Herzog era cuñado de Abba Eban; las esposas de ambos hombres eran hermanas.
Herzog falleció el 17 de abril de 1997, y descansa en el cementerio Monte Herzl, Jerusalén.
Tuvo tres hijos, uno de los cuales, Isaac Herzog, es miembro del Knéset desde 2006.
Hace 40 años, en 1975 (10 de noviembre, 1975), la Asamblea General de las Naciones Unidas aprobada la Resolución 3379 que comparaba al movimiento de liberación nacional judío, el SIONISMO, como Racismo. Aunque la Resolución 3379 fue derogada en 1991 cumplió el objetivo de sus promotores de proscribir internacionalmente a Israel. Hoy, muchos pretenden simular su antisemitismo denominándose «Antisionistas». Cuando un sólo pueblo sobre la faz de la tierra no puede expresar su nacionalismo (el judío) y cuando se odia a casi todo un pueblo que se declara sionista uno es lo que es… Jaim Herzog, entonces embajador israelí ante las Naciones Unidas, condenó enérgicamente la Resolución 3379 de la Asamblea General con un discurso que es… lastimosamente actual.
The Israeli parliament, or Knesset, is about to become the “greenest” parliament in the world thanks to the recent installation of a vast solar farm on the roof of the Knesset building in Jerusalem.
The recently unveiled 4,650-square-meter solar field consists of 1,406 photovoltaic panels, which will provide 450 kilowatts of energy. Along with additional energy-saving initiatives that were launched in 2014, the project is expected to reduce the Knesset’s energy consumption by a third by the end of 2015.
The new solar farm – which will absorb an abundance of sunlight thanks to Israel’s warm climate – is expected to generate most of the building’s electricity, including power for heating and air conditioning. “We are very proud to turn the Knesset into the greenest parliament in the world,” Knesset Director-General Ronen Plot said in a statement. The Knesset’s newest solar panel installation will make the German Bundestag the second-greenest parliament in the world.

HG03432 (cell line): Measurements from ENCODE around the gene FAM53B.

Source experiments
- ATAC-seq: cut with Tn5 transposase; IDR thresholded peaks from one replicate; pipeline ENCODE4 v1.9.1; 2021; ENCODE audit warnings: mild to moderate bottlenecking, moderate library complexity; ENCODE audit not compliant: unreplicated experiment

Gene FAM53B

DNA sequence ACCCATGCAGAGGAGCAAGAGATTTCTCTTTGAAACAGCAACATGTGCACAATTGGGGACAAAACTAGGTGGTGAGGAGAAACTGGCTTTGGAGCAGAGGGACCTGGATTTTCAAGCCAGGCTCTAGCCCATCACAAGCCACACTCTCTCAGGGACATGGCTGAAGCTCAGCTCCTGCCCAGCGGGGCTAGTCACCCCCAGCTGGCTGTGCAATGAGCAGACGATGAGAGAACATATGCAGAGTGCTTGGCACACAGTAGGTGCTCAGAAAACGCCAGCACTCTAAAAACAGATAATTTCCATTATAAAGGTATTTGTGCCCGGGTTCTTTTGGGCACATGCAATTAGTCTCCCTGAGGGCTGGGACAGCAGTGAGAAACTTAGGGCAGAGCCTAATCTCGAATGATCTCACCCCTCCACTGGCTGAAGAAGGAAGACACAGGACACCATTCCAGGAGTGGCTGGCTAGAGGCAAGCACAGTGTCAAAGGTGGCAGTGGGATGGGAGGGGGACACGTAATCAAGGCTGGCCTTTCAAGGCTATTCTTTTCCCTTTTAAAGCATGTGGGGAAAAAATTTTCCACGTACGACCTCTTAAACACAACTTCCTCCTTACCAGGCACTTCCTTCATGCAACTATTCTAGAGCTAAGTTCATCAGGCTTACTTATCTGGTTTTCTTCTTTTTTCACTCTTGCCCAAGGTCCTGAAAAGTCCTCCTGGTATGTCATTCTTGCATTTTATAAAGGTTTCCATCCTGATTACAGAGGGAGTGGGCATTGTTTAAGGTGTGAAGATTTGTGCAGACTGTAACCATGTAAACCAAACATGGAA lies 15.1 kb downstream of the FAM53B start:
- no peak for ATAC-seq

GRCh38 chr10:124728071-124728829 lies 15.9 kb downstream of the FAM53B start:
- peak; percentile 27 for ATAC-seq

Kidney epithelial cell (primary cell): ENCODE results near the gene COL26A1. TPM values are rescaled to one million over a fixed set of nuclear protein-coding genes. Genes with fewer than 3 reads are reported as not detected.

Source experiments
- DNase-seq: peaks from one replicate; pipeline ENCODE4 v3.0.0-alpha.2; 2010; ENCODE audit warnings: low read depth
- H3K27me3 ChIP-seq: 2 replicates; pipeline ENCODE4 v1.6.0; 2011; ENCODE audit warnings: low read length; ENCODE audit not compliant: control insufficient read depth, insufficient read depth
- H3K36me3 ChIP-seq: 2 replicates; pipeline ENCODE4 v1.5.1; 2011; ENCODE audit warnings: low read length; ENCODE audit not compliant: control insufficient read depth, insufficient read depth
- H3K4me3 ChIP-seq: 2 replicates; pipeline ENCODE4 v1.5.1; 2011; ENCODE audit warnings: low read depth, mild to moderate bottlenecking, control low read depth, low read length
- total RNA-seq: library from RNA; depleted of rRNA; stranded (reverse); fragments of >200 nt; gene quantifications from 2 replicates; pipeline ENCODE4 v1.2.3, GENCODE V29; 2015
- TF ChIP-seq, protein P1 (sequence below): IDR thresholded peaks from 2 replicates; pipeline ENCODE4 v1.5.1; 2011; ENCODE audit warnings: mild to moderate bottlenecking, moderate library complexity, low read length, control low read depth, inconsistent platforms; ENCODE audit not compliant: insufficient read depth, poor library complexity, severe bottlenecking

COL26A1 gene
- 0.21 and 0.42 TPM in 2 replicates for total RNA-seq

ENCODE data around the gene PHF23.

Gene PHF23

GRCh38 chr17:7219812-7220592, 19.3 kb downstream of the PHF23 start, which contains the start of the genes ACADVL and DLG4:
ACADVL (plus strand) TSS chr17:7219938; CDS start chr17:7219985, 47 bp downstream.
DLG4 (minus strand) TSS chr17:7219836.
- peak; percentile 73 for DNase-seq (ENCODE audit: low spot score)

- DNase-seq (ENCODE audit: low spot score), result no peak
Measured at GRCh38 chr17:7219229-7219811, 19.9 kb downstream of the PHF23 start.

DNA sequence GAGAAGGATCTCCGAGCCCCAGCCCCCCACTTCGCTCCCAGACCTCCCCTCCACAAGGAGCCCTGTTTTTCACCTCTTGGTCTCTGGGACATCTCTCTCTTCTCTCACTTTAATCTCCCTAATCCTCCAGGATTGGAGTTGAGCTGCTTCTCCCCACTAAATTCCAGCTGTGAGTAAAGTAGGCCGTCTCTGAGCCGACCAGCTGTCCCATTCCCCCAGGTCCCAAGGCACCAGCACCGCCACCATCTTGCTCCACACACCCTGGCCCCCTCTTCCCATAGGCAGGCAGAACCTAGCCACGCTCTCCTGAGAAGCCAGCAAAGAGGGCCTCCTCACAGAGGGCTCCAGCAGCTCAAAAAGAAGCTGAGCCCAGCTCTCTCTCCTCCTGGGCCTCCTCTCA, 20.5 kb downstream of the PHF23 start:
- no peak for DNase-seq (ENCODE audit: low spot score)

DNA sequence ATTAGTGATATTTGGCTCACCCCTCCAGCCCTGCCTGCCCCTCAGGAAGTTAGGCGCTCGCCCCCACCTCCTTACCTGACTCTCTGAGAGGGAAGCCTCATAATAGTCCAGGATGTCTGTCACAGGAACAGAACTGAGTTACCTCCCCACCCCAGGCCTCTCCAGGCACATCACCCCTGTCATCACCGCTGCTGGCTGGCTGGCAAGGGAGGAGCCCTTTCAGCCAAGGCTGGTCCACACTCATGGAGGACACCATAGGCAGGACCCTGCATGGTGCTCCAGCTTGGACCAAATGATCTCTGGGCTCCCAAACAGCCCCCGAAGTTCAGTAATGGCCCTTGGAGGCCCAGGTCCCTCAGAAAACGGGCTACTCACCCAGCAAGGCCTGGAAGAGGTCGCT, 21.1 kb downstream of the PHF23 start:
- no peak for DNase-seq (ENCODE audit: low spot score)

The solar panel installation is part of a larger project called “Green Knesset”. The goal of this multi-year project is to convert the Knesset into a legislative branch that is guided in its conduct by the concept of sustainability. It consists of 13 initiatives focusing on saving water and energy. The Knesset will invest $1.75 million in these initiatives, and the average return from saving energy and water is estimated at $500,000 a year within five years.
From their eco-friendly, sustainable house of representatives, the newly elected members of the Israeli parliament can now set an example for the rest of the country. The Green Knesset project includes the digitization of documents, switching to LED lamps, using fewer power-guzzling appliances, and more. “It is a true revolution,” Knesset Speaker Yuli Edelstein said in a statement.
The Knesset joins a host of other organizations that are in part or wholly self-sufficient in terms of energy, such as Walmart and Ikea. These corporations not only enjoy the economic benefits of going “green,” but they also improve their public image. Says Edelstein: “This saving of energy has far-reaching environmental implications, not only in the direct economic sense, but also in the sense that it will dramatically reduce the harm caused to the environment.”
Ex Ministro de Seguridad, Costa Rica; ex presidente del Consejo de Seguridad de la ONU
Cuando el viejo y genial Churchill le advirtió al mundo, en una universidad americana, a principios de los años cincuenta del siglo XX, que una “cortina de hierro” dividía a Europa y establecía una frontera entre la vida en libertad y la vida bajo el totalitarismo soviético, no imaginaba que su advertencia sería cierta por cuarenta años, hasta que a fines de los años ochenta del siglo XX, el comunismo hizo crisis y los países de Europa del Este se liberaron de la Unión Soviética. La URSS tampoco sobrevivió y una nueva Rusia emergió en el panorama mundial.